Google Loses Belgium Copyright Case–Google v. Copiepresse
By Eric Goldman
Google has lost (again) the Copiepresse copyright case in Belgium over Google News. In September 2006, the court initially ruled against Google, but Google didn’t make an appearance in the case. So Google asked for and got a rehearing, but even after Google had a full opportunity to advocate its position, the result was the same: a loss for Google.
I don’t know Belgian copyright law, so it’s hard for me to judge the legitimacy of this ruling under that law. Plus, Google has said it will appeal the case, so it’s possible this court got it wrong. However, I can make 2 general observations about this situation:
1) As I’ve said before, I think Google treads a lot closer to copyright’s boundaries than it publicly admits. Naturally, in public, it takes the advocacy position that its offerings are clearly within copyright law, but this is hard to distinguish from cheap rhetoric. Instead, I think it’s fair to say that Google pushes the edge with a lot of its services. Therefore, it should not be surprising that, given enough data points, some judges will conclude that Google has gone too far. Thus, we can string together this case and the Perfect 10 decision from a year ago and show that at least 2 judges have voted that Google crossed the line. Even if both cases are reversed on appeal, I don’t think that would change my point: the fact that 2 trial courts have ruled against Google shows that they tread much closer to copyright’s border than they portray.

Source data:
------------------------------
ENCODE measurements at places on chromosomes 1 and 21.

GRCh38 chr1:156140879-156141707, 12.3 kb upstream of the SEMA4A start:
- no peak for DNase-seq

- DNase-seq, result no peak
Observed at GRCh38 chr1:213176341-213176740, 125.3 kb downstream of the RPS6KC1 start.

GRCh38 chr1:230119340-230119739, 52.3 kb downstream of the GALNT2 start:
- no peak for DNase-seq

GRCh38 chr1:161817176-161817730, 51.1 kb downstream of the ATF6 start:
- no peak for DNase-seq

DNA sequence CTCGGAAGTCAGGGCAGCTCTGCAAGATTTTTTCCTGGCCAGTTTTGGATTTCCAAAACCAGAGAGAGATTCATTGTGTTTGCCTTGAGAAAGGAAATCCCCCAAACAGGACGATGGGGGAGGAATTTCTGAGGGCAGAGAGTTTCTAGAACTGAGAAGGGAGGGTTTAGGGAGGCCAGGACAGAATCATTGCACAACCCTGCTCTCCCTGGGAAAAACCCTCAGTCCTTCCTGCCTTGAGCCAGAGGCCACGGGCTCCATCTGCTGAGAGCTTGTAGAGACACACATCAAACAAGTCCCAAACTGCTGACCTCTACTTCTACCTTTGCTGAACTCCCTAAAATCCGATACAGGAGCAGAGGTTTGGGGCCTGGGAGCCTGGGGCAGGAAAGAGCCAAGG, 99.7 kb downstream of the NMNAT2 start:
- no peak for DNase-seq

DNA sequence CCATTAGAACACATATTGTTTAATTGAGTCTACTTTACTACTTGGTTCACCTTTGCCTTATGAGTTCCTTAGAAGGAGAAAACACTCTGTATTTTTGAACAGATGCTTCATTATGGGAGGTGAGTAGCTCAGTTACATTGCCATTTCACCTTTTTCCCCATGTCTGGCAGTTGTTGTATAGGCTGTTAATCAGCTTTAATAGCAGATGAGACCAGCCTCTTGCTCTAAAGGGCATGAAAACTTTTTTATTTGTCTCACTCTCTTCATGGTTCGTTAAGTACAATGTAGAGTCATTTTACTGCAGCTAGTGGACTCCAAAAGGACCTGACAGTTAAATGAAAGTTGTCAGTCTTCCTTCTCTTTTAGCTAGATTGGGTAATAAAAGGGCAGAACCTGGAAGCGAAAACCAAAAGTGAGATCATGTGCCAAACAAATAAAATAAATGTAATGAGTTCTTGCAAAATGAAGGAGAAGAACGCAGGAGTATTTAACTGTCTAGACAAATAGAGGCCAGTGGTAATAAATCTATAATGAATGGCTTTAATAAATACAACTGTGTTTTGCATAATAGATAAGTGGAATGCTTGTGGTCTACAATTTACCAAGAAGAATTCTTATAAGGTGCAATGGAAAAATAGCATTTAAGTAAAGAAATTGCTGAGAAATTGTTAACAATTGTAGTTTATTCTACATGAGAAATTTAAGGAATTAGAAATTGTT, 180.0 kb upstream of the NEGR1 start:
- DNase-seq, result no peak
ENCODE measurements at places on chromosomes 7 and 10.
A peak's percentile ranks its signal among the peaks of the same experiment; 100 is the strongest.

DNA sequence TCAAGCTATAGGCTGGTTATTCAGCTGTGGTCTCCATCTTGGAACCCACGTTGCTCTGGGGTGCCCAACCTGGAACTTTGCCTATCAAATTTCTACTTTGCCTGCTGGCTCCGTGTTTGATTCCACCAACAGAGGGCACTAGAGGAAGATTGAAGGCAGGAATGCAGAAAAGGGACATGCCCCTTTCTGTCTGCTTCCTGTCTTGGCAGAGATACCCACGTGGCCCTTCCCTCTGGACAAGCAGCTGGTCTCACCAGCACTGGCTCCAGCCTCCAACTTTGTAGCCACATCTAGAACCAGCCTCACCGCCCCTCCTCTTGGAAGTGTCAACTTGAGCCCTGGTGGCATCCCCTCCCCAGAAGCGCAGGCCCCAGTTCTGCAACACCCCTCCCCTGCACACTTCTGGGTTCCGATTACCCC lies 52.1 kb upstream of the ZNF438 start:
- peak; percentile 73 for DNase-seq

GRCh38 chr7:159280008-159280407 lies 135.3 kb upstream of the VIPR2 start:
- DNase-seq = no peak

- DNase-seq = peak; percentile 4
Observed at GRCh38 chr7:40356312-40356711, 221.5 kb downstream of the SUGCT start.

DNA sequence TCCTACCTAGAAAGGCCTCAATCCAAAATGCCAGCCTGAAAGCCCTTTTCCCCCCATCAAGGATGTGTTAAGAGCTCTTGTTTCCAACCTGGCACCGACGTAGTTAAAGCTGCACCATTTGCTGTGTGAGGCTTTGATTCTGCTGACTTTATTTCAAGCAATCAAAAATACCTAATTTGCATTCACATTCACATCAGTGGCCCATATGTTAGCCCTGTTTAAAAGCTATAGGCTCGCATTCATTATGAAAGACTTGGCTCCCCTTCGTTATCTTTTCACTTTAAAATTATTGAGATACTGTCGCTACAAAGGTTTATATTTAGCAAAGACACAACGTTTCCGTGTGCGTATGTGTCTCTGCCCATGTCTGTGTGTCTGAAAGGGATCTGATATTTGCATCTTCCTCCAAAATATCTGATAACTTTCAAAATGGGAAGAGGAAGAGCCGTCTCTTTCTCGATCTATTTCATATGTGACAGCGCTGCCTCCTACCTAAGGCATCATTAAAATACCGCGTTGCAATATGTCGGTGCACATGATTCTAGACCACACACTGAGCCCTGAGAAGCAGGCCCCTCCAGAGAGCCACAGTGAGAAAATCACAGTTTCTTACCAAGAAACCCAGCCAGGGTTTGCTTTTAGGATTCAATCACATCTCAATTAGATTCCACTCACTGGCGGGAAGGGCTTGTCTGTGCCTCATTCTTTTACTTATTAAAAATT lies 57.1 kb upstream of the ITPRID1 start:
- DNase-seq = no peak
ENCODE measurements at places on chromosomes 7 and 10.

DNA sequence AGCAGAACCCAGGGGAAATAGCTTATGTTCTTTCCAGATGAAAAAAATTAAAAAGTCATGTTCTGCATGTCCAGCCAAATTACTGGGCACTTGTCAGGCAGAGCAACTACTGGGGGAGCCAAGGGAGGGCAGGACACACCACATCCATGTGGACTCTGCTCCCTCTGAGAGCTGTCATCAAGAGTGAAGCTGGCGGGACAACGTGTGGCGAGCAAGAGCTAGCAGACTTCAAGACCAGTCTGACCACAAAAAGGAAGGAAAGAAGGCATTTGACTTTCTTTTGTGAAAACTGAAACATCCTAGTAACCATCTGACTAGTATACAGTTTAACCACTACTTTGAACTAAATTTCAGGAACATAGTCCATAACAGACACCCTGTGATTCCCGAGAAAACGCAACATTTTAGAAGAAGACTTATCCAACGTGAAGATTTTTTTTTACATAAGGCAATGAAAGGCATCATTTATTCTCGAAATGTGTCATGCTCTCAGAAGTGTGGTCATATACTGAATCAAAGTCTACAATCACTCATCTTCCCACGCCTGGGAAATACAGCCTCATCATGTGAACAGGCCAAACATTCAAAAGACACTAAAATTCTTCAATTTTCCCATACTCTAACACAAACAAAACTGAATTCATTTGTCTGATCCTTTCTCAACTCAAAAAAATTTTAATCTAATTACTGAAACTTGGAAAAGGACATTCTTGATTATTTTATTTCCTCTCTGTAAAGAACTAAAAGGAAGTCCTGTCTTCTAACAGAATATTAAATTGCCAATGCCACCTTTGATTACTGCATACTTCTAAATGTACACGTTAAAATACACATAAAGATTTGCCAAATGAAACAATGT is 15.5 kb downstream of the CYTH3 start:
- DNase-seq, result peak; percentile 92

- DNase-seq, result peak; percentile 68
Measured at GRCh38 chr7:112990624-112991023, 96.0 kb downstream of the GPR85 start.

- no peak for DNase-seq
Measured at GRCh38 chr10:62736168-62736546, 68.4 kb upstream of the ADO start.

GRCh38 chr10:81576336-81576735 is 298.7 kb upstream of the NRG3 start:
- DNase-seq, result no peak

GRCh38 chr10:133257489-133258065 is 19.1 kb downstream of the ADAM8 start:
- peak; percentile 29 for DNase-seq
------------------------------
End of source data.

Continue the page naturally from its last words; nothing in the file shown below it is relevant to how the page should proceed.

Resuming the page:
2) It may be that Google News is illegitimate in all countries. I’m not sure it’s infringing in the US, but this hasn’t been resolved (AFP v. Google is still pending). However, assuming that Europe’s IP laws are different than US laws in ways that matter, Google will likely have to (a) revamp Google News worldwide to satisfy the lowest common denominator, or (b) customize Google News on a country-by-country basis to reflect local rules. This isn’t a new phenomenon–we ran into this issue in the Yahoo Nazi memorabilia case–but this case does remind us that product localization remains important even on the “borderless” Internet.
Danny Sullivan. He has a more optimistic view about this case than I do.
UPDATE: Mike Madison argues that, based on this case, he’s more concerned about the future of journalists than about Google’s future.